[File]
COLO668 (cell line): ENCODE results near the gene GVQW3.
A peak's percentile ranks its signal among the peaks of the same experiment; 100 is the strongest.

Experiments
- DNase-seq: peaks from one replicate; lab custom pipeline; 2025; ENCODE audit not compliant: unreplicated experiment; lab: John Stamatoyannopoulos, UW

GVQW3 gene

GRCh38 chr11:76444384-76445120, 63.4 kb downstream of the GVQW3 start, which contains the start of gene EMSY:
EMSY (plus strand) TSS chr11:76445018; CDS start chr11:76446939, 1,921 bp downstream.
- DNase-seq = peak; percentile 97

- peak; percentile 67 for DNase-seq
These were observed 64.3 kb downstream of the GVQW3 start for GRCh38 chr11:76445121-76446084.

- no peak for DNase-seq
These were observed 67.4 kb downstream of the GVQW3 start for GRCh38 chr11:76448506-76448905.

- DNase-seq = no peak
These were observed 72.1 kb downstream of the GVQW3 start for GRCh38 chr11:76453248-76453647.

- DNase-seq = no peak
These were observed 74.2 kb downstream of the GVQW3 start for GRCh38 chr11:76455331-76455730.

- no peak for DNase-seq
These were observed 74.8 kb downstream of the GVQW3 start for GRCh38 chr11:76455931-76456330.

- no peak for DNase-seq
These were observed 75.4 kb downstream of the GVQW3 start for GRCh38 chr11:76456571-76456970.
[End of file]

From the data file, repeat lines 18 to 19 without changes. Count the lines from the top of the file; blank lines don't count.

These were observed 74.8 kb downstream of the GVQW3 start for GRCh38 chr11:76455931-76456330.

- no peak for DNase-seq